Grandma Barlow and the Dalton Gang


(From news paper in Portland, OR)

“She has always know what to put on her head — Mary Jane Barlow formerly of Kansas and Oklahoma. 

When the slender, aristocratic little lady stepped off the train in Portland to be met by her daughter, Mrs. Fern Craghead, 1944 NW Johnson street, with whom she will make her home, a black hat with a curling scarlet feather topped the soft waves of her white hair. Nevertheless, a more famous bonnet belongs to Mrs. Barlow, one which became notorious on a crisp day in October, 1892, at the then tiny border town of Canney, Kansas. 

Irish Mrs. Barlow, a dark-haired colleen who’s husband was mayor of the town, was out hanging clothes up on the line. She heard shots and the wild clatter of hoofs coming from the direction of the Caney Valley Bank only a block away.  Before she could turn around, however, a bullet clipped through the top of her peaked sunbonnet. 

It wasn’t till later that she learned from frenzied townsfolk that the bank had been robbed by the Dalton gang and that it was one of their bullets which had missed her head by inches. Two of the lawless Dalton’s, Grant and Bob later were shot down at Coffeyville, fifteen miles away, when they attempted robbing two banks at once. Emmett Dalton, imprisoned and later pardoned, would too suffer from his wounds for a lifetime. 

Hardier survivors than they are Mrs. Barlow and her bonnet; the first an alert and vigorous 87 and a great-great grandmother; the second still reposing in a trunk at home.”


Gathering in my grandmother Mary, I sometimes think she is the one actually gathering in me! I want to find this newspaper article to give it a proper citation. The story is questionable and I don’t know if it a story or an actual experience.  More research is surely needed!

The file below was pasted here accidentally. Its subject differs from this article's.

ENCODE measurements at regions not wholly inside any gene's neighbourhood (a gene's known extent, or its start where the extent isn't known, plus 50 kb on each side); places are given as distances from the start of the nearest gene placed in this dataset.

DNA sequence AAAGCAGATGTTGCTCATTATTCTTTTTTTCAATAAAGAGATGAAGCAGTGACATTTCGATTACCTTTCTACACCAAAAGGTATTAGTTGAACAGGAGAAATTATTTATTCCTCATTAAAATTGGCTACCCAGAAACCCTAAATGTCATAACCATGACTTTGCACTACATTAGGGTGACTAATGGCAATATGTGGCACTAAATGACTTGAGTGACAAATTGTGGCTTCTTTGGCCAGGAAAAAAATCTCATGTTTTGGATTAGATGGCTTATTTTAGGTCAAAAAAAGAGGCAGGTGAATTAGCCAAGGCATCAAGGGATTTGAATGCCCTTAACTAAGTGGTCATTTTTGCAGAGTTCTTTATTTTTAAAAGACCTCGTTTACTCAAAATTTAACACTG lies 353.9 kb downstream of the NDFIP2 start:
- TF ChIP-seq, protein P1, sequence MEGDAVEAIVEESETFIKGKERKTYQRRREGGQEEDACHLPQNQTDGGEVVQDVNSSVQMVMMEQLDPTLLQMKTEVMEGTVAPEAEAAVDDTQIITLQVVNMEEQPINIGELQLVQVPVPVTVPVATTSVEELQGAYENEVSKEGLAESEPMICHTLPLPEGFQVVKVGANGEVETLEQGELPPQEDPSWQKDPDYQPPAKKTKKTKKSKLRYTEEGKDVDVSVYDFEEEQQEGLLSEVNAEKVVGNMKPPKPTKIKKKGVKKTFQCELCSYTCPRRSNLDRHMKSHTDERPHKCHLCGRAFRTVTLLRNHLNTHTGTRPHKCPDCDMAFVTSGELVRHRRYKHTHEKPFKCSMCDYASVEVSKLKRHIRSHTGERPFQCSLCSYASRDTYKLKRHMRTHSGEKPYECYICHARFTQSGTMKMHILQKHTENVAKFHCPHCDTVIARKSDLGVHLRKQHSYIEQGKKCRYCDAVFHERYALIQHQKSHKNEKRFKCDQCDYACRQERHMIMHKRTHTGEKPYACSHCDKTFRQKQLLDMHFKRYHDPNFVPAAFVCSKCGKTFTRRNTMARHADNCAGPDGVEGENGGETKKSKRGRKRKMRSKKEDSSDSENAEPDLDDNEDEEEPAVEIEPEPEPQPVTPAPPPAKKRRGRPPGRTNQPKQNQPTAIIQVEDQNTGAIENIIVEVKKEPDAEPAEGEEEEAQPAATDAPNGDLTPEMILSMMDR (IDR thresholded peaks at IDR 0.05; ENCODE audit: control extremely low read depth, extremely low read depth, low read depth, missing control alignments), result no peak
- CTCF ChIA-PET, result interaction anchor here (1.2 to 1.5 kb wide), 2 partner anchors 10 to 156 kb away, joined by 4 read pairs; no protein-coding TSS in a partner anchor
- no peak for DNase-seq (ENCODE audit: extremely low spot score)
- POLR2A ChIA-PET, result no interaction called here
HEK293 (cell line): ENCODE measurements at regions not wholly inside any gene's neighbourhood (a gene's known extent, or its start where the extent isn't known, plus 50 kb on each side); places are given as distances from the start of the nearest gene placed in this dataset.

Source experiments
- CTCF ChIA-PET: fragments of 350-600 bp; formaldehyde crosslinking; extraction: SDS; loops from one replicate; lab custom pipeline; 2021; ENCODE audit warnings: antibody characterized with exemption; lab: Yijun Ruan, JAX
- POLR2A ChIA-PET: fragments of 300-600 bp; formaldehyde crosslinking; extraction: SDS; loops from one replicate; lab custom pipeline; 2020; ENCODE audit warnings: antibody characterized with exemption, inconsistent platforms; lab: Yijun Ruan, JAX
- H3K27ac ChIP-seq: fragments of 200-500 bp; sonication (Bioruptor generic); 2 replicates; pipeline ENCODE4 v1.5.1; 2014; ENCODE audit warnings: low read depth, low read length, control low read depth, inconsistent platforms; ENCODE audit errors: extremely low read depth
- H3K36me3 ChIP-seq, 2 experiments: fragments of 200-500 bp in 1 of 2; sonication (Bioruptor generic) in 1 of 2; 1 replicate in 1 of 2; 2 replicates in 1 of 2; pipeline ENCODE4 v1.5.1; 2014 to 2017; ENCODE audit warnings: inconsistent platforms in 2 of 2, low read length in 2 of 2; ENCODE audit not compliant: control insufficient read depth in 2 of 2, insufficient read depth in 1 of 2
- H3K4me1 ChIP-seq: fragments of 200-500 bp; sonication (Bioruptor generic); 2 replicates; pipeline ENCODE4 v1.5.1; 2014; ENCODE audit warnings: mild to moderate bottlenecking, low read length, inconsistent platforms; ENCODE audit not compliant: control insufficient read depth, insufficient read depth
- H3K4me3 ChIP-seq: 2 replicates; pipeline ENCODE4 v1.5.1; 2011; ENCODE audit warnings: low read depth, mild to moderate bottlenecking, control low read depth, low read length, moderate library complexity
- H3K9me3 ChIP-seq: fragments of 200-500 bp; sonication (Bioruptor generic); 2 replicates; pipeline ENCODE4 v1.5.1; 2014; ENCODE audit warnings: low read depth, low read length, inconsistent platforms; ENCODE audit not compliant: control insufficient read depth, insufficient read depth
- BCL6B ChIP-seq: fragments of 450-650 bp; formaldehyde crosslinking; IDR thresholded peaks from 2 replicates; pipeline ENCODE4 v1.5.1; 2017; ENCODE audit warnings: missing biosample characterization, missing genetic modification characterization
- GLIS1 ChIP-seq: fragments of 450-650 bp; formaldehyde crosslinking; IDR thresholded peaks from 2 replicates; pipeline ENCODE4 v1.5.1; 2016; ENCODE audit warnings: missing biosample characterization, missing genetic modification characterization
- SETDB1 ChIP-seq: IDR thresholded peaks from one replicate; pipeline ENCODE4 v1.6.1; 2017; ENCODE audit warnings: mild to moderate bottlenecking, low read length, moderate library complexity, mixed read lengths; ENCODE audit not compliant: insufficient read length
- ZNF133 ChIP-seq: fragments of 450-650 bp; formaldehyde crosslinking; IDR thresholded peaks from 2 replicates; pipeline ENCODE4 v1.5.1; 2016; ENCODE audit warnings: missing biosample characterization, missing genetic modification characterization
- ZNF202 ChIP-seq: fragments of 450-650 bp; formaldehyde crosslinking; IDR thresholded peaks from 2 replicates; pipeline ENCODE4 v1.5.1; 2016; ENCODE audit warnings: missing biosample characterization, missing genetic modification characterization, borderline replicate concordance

Yet even if the facts are incorrect, I feel that I can hear Mary’s voice coming through the newsreport. Mary is a teller of tales. She doesn’t just wear a sun bonnet, she wears a peeked sun bonnet. It’s the details a storyteller remembers to add. 

Mary’s people on her mothers side came from Ireland in the early 1800s.  After arriving, likely in Philadelphia, the family made their way west to Pittsburg and on to the Ohio river.  Her people were among the early settlers of Fleminsburg, Kentucky.

My mom, Sandi Taylor, remembered her Grandmother Barlow having the bluest eyes she ever saw.  I remember my mom’s beautiful blue eyes.  Looking out in the brilliant blue winter sky, I honor them both.


Walter Hanson Pedigree Chart

Walter Thomas Hanson is my grandfather, my father’s father.  I remember at Christmas time my dad drove us kids to Burnside Street in Portland, Oregon to visit him and Grandma Margaret.  I could tell he was a “real Norwegian” by his blonde hair and blue eyes.  The idea of being part Viking fascinated me and I was absolutely convinced real Vikings would look like my grandfather or Uncle Ronnie. 

My pedigree charts are maps, places to travel around searching for my people. I’m seeking verification of the information in the charts.  Sometimes what I have are fragments of whispered stories appearing to match a 100 year old handwritten record. Other times I’ve found primary source evidence, an actual fact.   I treasure them all.

As I share stories and gather in my people, the pedigree chart shows the lines between me and my beloved ones. The chart shows the end of my known information and the beginning of speculation.  Is Margaret Johnsdatter’s father named John?

I’ve sifted through a number of possible Hans attempting to locate my Hans Hanson.  He was one of thousands of Norwegians migrating to America. Hans Hanson is a common name around Madison, Wisconsin between 1880-1910.  His wife Carrie is listed as a widow in the 1900 census. Did she become a widow in Norway, Wisconsin or somewhere along the way? 

There are ideas that can’t stand with actual facts.  I’ve had to cross out, erase, delete information that I later confirmed just wasn’t true after all. There is speculation in the pedigree chart. The connections are there to prove or disprove. 

I do think it is so.  I may hope it is so.  I might wish it were so. 

My grandma, Fran Bailey, used to say, ” If wishes were horses, us beggars could ride.”